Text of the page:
AUGUST COMTE (1798–1857)

The Catechism of Positive Religion

 or Summary Exposition of the Universal Religion in Thirteen Systematic Conversations Between a Woman and a Priest of Humanity

Translated by Richard Congreve.  Third ed., revised and corrected [1891].  Clifton, NJ: Augustus M. Kelley Publishers, 1973 [First English Translation 1858].  3rd ed. 1891 (London: Kegan Paul, Trench, Trubner, and Company Limited, 1891).


[33] The Woman.—I have often asked myself, my dear father, why you persist in designating as a religion your universal doctrine, though it rejects all supernatural belief…. I ask you to [34] begin your exposition by explaining, in direct and precise language, the radical sense of the word Religion.

           The Priest.—This name, my dear daughter, has, in fact, by its etymology no necessary connection with any of the opinions  that may be used for attaining the end to which it points.  In itself, it expresses the state of perfect unity, which is distinctive of our existence, both individual and social, when all its parts, moral as well as physical, habitually converge towards a common purpose.  Thus the term would be equivalent to the word synthesis, were it not that this last, not by force of its composition, but by nearly universal custom, is now limited entirely to the domain of the intellect, whilst the other embraces all the attributes of man.  Religion, then, consists in regulating each individual nature, and in rallying all the separate individuals; which are but two distinct cases of one problem. For every man, in the successive periods of his life, differs from himself not less than at any one time he differs from others; so that the laws of permanence and participation are identical.

           Such harmony, for the individual or society, not being ever fully attainable, so complicated is our existence, this definition of religion delineates, then the unchanging type to which tends more and more the totality of human effort.  Our happiness and our merit consist, above all, in drawing as near as possible to this unity the gradual development of which is the best measure of real progress towards individual or social perfection….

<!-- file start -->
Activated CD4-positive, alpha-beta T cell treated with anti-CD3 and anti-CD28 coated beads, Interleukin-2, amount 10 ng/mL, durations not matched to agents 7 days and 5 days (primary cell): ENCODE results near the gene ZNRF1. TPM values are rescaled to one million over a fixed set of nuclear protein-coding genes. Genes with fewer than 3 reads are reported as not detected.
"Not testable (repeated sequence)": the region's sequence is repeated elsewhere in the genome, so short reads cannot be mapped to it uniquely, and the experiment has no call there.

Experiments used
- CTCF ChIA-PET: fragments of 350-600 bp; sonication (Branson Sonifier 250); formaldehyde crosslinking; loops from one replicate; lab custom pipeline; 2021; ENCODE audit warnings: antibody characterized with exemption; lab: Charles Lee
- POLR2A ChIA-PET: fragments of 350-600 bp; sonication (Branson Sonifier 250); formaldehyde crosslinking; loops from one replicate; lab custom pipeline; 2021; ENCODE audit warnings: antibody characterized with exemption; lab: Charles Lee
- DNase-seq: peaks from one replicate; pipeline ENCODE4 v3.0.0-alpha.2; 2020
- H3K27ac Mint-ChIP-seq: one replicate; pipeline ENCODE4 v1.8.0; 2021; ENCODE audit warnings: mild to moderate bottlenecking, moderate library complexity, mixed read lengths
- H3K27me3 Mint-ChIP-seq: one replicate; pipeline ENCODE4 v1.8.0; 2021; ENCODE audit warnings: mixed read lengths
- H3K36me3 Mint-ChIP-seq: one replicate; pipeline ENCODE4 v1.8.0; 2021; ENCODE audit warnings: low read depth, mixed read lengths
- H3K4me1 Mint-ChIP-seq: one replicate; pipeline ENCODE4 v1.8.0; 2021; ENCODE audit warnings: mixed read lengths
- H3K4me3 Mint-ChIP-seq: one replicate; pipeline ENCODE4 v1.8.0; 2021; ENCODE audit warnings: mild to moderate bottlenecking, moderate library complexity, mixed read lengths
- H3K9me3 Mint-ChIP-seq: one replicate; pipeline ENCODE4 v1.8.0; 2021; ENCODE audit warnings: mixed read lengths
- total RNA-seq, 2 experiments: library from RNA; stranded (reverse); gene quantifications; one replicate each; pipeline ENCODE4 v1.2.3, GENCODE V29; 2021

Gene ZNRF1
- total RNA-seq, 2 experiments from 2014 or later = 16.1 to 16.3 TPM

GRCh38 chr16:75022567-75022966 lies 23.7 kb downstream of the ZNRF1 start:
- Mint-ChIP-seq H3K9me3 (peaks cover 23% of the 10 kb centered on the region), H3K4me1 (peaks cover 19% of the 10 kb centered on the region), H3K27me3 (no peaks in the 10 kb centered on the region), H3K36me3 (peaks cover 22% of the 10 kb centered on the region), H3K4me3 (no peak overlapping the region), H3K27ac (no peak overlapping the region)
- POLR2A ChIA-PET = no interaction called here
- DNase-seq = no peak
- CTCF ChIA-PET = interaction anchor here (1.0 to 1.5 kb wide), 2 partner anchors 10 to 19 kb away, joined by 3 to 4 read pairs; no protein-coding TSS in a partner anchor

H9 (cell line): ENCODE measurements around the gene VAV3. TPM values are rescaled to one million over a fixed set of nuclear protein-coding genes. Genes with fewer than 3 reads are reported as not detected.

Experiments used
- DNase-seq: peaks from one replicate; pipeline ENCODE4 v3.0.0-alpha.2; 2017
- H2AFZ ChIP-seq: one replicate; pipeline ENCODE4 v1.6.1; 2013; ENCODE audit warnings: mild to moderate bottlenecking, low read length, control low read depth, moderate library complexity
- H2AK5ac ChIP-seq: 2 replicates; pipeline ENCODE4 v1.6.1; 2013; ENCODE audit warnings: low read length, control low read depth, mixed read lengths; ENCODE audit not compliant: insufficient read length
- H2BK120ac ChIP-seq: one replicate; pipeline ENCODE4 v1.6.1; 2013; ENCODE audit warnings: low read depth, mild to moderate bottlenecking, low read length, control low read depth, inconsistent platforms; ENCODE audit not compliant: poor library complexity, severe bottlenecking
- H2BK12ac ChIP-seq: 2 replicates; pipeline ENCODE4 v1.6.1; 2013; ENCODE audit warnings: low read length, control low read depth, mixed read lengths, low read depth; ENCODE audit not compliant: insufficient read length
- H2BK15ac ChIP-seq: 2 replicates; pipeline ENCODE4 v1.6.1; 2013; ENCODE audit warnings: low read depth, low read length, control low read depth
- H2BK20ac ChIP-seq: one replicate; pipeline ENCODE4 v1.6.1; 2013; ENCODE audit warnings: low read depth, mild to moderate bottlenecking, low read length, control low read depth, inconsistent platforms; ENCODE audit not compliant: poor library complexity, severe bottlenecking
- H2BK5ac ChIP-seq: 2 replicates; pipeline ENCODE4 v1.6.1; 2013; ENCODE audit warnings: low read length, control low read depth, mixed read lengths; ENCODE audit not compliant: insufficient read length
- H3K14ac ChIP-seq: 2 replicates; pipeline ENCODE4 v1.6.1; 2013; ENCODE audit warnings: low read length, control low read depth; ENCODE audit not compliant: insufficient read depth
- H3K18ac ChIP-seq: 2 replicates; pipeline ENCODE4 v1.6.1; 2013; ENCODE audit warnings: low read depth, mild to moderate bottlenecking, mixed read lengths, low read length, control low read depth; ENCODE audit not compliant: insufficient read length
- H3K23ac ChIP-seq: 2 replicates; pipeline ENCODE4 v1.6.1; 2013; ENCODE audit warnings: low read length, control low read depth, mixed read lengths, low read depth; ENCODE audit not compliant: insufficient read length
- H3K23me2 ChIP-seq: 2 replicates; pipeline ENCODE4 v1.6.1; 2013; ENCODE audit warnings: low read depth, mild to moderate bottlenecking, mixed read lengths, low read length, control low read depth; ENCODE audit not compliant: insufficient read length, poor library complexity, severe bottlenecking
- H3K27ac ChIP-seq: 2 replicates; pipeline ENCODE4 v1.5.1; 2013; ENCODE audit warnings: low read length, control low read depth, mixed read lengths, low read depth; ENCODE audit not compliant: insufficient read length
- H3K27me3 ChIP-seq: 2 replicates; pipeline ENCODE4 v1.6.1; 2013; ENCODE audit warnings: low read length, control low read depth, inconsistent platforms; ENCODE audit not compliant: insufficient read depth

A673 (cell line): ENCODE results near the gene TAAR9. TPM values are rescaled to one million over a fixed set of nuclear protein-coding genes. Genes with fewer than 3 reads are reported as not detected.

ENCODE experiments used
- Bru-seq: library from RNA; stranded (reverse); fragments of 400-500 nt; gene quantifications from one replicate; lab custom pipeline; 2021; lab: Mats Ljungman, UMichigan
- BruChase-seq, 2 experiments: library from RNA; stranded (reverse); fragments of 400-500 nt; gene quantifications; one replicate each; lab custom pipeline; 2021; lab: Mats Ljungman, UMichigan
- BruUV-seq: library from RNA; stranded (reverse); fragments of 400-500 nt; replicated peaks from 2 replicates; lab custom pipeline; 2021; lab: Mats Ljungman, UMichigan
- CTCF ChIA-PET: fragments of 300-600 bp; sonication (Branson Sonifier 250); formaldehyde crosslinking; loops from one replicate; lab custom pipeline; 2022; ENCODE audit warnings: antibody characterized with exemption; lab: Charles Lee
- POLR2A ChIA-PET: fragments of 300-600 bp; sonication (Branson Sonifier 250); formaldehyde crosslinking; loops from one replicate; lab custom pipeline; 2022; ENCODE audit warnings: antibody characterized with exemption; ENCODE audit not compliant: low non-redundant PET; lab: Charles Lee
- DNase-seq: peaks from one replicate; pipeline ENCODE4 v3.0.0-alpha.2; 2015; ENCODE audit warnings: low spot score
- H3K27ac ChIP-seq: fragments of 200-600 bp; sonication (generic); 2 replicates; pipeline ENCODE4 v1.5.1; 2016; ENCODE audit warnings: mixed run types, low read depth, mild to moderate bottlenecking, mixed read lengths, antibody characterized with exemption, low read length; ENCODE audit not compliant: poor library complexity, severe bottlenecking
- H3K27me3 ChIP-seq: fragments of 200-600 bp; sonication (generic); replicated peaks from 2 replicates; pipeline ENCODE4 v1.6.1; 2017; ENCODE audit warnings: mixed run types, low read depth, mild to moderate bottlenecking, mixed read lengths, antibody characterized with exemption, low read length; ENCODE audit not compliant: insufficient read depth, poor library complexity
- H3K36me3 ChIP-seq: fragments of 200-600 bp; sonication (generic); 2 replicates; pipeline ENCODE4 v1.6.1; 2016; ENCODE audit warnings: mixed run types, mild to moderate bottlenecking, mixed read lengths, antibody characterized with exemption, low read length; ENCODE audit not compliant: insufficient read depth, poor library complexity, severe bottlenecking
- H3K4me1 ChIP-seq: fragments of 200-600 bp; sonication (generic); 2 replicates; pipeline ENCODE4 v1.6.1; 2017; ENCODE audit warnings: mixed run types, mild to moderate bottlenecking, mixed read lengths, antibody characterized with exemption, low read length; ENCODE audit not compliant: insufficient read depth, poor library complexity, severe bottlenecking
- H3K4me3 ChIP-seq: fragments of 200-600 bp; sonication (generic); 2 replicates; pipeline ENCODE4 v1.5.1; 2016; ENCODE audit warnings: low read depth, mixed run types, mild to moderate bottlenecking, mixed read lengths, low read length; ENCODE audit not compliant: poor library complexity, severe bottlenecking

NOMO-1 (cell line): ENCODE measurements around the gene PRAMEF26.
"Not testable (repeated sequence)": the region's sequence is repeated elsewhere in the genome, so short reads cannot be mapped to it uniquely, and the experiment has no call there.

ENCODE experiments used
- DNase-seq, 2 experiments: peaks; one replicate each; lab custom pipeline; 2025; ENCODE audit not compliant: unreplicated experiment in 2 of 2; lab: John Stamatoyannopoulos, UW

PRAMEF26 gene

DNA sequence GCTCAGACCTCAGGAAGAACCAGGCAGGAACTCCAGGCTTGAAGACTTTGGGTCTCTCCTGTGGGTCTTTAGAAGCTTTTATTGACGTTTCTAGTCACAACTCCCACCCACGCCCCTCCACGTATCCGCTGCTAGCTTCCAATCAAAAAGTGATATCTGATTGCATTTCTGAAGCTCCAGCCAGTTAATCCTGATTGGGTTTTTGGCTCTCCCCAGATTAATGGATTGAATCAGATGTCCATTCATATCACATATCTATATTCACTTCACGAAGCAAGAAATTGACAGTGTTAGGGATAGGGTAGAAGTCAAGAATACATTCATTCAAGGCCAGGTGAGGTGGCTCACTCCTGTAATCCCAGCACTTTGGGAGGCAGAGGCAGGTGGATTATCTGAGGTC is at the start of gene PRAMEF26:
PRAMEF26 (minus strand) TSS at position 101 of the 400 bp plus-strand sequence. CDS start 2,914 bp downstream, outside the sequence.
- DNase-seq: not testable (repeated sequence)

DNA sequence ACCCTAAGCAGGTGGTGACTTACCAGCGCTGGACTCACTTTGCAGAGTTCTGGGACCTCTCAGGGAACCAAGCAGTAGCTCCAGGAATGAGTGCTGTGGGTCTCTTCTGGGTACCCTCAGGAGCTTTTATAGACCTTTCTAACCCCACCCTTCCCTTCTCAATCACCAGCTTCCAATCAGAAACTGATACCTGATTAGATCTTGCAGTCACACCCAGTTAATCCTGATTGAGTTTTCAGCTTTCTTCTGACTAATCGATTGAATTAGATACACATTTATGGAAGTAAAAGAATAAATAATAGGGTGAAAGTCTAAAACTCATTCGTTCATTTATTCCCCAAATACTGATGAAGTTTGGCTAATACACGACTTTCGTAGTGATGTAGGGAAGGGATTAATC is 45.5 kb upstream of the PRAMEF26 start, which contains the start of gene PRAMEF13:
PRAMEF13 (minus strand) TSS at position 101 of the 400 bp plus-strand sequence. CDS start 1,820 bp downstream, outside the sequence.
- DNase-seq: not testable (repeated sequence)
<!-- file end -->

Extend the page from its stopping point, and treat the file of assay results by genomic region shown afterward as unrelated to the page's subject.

The value always set on this synthetical state naturally concentrated attention on the method of attaining it.  Thus men were led, taking the means for the end, to transfer the name of religion to whatever system of [35] opinions it represented.  But however irreconcilable these numerous beliefs at first sight appear, Positivism brings them into essential agreement, by referring each to the purpose it answered in its own time and country.  There is, at bottom, but one religion, at once universal and final, to which all the partial and provisional syntheses more and more pointed, so far as their respective conditions allowed.

           [37] The Woman.—…what are its [religion’s] general conditions.

           The Priest.—A right judgment on this point… follows from a searching examination of the word religion….  To constitute a complete and durable harmony, what is really wanted is to bind together the within by love and to bind it again to the without by faith.  Such, generally stated, is the necessary participation of the heart and the intellect as regards the synthetical state, individual or collective.

[Submitted by James A. Santucci]